Research

By Mike Richman, VA Research Communications

To what extent does military exposure, including time in combat, put someone at risk for acquiring hepatitis B?

The virus causes a liver infection that, if not treated properly, can lead to serious health consequences, such as cirrhosis—a deterioration of the liver—liver cancer, or even death.

Potential military contributors to hepatitis B have not been thoroughly explored, especially those related to combat exposure, blood transfusions, or travel to regions where the hepatitis B virus occurs at a high rate.

Now, a new study finds Veteran prevalence of hepatitis B to be greatest among those with traditional risk factors, such as drug-use or high-risk sexual practices, but also suggests that combat exposure can be a risk factor on its own. Hepatitis B can be acquired, for example, by being wounded or making contact with infected blood when a fellow service member is wounded.

Navy Veteran Natale Stella (left), seen here with Dr. Lauren Beste, has lived with hepatitis B for two decades but has never experienced any symptoms. (Photo by Chris Pacheco)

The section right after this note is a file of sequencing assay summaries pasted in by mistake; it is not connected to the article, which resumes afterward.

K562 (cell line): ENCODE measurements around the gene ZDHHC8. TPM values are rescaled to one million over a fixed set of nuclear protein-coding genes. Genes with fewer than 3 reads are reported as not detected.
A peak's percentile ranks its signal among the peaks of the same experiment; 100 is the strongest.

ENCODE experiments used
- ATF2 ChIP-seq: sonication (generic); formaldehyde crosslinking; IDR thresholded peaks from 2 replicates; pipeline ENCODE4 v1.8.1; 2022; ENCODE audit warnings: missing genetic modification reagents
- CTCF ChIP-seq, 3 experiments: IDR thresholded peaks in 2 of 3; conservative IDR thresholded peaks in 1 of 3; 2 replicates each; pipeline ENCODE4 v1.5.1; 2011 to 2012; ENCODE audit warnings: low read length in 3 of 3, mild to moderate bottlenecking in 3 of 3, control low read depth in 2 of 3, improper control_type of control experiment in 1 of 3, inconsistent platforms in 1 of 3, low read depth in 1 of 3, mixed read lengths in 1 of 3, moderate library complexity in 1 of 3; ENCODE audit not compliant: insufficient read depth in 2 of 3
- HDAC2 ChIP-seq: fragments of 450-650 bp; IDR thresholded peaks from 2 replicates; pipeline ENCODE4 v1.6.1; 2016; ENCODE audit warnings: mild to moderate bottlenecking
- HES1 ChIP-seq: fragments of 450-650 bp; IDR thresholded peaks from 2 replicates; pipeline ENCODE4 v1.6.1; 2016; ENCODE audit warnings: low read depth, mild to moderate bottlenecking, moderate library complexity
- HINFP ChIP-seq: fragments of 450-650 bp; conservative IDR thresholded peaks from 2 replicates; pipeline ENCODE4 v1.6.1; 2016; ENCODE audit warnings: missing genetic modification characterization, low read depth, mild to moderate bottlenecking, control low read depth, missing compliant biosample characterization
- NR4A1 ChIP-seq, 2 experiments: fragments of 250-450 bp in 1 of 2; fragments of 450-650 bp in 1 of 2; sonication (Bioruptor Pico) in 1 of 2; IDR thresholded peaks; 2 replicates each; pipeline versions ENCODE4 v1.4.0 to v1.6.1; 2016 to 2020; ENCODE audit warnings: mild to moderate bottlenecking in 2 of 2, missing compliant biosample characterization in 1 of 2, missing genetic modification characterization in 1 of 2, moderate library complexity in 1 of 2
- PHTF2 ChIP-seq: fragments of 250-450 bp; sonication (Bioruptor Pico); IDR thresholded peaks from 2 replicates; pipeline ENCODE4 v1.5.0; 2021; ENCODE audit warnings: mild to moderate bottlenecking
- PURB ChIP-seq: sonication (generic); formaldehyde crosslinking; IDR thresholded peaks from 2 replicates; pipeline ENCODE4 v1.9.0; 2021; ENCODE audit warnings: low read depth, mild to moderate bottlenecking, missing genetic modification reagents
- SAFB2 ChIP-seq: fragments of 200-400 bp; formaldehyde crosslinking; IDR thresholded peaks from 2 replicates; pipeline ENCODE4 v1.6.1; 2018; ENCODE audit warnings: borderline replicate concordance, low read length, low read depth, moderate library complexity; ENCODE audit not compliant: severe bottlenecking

Navy Veteran Natale Stella (left), seen here with Dr. Lauren Beste, has lived with hepatitis B for two decades but has never experienced any symptoms. (Photo by Chris Pacheco)

Dr. Lauren Beste, an assistant professor at the University of Washington, internist at the VA Puget Sound Health Care System and a senior official in VA’s HIV, Hepatitis, and Related Conditions Program Office, led the research. She believes the study, which appeared online in the journal Clinical Gastroenterology and Hepatology in August 2019, is the first to gauge the prevalence of hepatitis B in relation to combat.

Her study included 1,146 Veterans who received VA care from 1998 to 2000. Estimates of hepatitis B among VA users before the 21st century were based on laboratory results and administrative data from the less than 30% of patients tested for the virus in the course of standard medical care.

Beste and her team found that evidence of hep B exposure was highest among Veterans with traditional risk factors, such as drug use or high-risk sexual practices. Of these people, 60% reported a history of combat exposure. After adjustment for demographic and traditional risk factors, the researchers determined that service in a combat zone and being wounded in combat were independently associated with exposure to hepatitis B.